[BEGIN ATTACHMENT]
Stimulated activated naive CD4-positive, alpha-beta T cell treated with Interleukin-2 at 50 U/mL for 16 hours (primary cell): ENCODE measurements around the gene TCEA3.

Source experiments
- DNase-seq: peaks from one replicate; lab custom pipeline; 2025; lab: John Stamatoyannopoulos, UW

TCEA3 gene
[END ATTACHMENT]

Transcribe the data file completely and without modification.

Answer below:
Stimulated activated naive CD4-positive, alpha-beta T cell treated with Interleukin-2 at 50 U/mL for 16 hours (primary cell): ENCODE measurements around the gene TCEA3.

Source experiments
- DNase-seq: peaks from one replicate; lab custom pipeline; 2025; lab: John Stamatoyannopoulos, UW

TCEA3 gene